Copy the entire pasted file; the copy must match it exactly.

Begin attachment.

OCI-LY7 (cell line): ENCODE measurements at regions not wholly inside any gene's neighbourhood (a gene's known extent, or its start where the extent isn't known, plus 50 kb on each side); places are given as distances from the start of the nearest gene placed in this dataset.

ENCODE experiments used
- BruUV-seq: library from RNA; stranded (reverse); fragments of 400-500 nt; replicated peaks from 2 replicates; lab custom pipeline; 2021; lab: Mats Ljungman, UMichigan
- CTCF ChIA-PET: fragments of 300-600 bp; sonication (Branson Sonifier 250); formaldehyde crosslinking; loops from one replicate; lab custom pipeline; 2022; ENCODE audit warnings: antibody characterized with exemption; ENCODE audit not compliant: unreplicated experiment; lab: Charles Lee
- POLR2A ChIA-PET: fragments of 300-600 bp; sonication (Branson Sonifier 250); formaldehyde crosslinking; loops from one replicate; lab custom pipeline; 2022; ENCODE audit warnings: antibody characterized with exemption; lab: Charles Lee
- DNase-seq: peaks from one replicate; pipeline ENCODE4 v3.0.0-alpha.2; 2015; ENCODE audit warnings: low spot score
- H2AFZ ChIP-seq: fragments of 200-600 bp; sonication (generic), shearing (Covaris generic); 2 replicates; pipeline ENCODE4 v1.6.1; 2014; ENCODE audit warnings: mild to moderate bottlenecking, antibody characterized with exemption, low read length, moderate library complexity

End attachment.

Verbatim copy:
OCI-LY7 (cell line): ENCODE measurements at regions not wholly inside any gene's neighbourhood (a gene's known extent, or its start where the extent isn't known, plus 50 kb on each side); places are given as distances from the start of the nearest gene placed in this dataset.

ENCODE experiments used
- BruUV-seq: library from RNA; stranded (reverse); fragments of 400-500 nt; replicated peaks from 2 replicates; lab custom pipeline; 2021; lab: Mats Ljungman, UMichigan
- CTCF ChIA-PET: fragments of 300-600 bp; sonication (Branson Sonifier 250); formaldehyde crosslinking; loops from one replicate; lab custom pipeline; 2022; ENCODE audit warnings: antibody characterized with exemption; ENCODE audit not compliant: unreplicated experiment; lab: Charles Lee
- POLR2A ChIA-PET: fragments of 300-600 bp; sonication (Branson Sonifier 250); formaldehyde crosslinking; loops from one replicate; lab custom pipeline; 2022; ENCODE audit warnings: antibody characterized with exemption; lab: Charles Lee
- DNase-seq: peaks from one replicate; pipeline ENCODE4 v3.0.0-alpha.2; 2015; ENCODE audit warnings: low spot score
- H2AFZ ChIP-seq: fragments of 200-600 bp; sonication (generic), shearing (Covaris generic); 2 replicates; pipeline ENCODE4 v1.6.1; 2014; ENCODE audit warnings: mild to moderate bottlenecking, antibody characterized with exemption, low read length, moderate library complexity